Dual mode of action of metformin on mitochondrial metabolism
© Andrzejewski et al; licensee BioMed Central Ltd. 2014
Published: 28 May 2014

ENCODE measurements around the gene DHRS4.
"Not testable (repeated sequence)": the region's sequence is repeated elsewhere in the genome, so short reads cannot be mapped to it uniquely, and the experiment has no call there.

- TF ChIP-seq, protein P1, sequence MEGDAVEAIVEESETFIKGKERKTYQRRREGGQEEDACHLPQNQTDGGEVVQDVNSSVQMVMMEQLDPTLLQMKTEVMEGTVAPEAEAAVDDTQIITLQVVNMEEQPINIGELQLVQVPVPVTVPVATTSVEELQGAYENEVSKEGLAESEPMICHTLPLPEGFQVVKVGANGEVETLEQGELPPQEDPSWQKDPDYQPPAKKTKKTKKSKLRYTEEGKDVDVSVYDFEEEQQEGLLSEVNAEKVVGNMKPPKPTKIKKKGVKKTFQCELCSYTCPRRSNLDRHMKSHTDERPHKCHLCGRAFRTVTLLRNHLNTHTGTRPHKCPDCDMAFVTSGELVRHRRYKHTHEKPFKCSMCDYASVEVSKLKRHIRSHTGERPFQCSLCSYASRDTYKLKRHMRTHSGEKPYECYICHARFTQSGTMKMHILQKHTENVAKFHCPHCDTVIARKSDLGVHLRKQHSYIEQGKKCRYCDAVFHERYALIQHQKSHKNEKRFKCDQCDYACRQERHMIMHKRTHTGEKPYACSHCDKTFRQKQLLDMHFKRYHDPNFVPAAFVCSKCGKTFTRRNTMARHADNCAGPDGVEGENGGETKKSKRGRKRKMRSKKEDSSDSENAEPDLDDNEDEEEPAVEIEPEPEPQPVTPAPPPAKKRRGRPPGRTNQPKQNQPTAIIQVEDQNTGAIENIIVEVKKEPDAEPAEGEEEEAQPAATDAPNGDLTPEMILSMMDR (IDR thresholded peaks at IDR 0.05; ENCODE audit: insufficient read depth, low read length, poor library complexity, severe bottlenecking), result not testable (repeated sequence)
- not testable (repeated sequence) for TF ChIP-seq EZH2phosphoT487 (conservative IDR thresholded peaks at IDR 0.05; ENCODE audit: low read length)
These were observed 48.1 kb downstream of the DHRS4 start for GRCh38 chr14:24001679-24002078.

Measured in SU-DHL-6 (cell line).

Metformin is commonly used in the treatment of diabetes, however recently there is increasing interest in “repurposing” the drug for cancer prevention or treatment. Metformin is believed to act by inhibiting mitochondrial complex I, leading to activation of AMPK. Interestingly, metformin treatment is not associated with the serious health consequences that are seen with classic inhibitors of complex I. To address this apparent paradox, we investigated the impact of metformin on cellular bioenergetics using in-depth respirometry analyses coupled with stable isotope tracer experiments in both cells and isolated mitochondria. We show that cells treated with metformin display reduced respiration. Metformin reduces respiration by specifically inhibiting respiration coupled to ATP production, while increasing uncoupled respiration. Thus, cells treated with metformin devote a large fraction of their respiration for uncoupled reactions and become inefficient. The impact of metformin on cellular respiration can be attributed to direct action on mitochondria as metformin inhibits complex I-dependent respiration and citric acid cycle activity in isolated mitochondria. Overall, our study reveals global bioenergetic consequences of metformin exposure, and establishes mechanistic similarities between metformin and recently described liver-specific uncoupling agents that, like metformin, improve the metabolic consequences of obesity.
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